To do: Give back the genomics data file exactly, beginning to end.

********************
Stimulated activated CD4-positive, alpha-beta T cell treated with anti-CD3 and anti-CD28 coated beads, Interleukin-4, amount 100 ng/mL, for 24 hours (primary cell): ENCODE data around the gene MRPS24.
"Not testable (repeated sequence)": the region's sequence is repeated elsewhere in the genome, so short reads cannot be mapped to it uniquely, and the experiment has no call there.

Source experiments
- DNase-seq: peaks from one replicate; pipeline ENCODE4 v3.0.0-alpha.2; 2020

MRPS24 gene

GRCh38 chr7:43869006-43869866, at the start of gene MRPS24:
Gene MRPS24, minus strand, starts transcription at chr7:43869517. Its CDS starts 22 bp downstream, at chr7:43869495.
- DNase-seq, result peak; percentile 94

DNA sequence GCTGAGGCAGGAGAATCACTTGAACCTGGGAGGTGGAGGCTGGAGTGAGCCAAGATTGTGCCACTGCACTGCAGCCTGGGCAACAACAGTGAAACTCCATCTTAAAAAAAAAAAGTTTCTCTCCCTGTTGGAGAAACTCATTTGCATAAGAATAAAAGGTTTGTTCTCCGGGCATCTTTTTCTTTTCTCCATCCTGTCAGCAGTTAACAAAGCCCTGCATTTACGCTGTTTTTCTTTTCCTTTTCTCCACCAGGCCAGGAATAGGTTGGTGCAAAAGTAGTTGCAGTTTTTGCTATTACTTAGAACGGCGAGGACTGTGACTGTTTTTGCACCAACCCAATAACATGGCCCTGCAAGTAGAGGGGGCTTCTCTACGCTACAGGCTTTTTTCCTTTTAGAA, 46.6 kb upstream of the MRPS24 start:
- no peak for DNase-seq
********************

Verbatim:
Stimulated activated CD4-positive, alpha-beta T cell treated with anti-CD3 and anti-CD28 coated beads, Interleukin-4, amount 100 ng/mL, for 24 hours (primary cell): ENCODE data around the gene MRPS24.
"Not testable (repeated sequence)": the region's sequence is repeated elsewhere in the genome, so short reads cannot be mapped to it uniquely, and the experiment has no call there.

Source experiments
- DNase-seq: peaks from one replicate; pipeline ENCODE4 v3.0.0-alpha.2; 2020

MRPS24 gene

GRCh38 chr7:43869006-43869866, at the start of gene MRPS24:
Gene MRPS24, minus strand, starts transcription at chr7:43869517. Its CDS starts 22 bp downstream, at chr7:43869495.
- DNase-seq, result peak; percentile 94

DNA sequence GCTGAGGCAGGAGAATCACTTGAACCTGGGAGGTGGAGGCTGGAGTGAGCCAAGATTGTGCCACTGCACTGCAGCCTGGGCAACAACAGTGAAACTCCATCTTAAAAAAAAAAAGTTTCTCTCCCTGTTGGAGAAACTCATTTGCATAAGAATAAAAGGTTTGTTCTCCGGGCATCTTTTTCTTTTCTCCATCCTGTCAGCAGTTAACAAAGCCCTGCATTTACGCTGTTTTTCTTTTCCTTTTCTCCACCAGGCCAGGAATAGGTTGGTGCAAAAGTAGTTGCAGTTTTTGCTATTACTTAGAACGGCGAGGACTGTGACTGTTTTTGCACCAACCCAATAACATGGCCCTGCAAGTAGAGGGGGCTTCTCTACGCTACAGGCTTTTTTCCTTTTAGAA, 46.6 kb upstream of the MRPS24 start:
- no peak for DNase-seq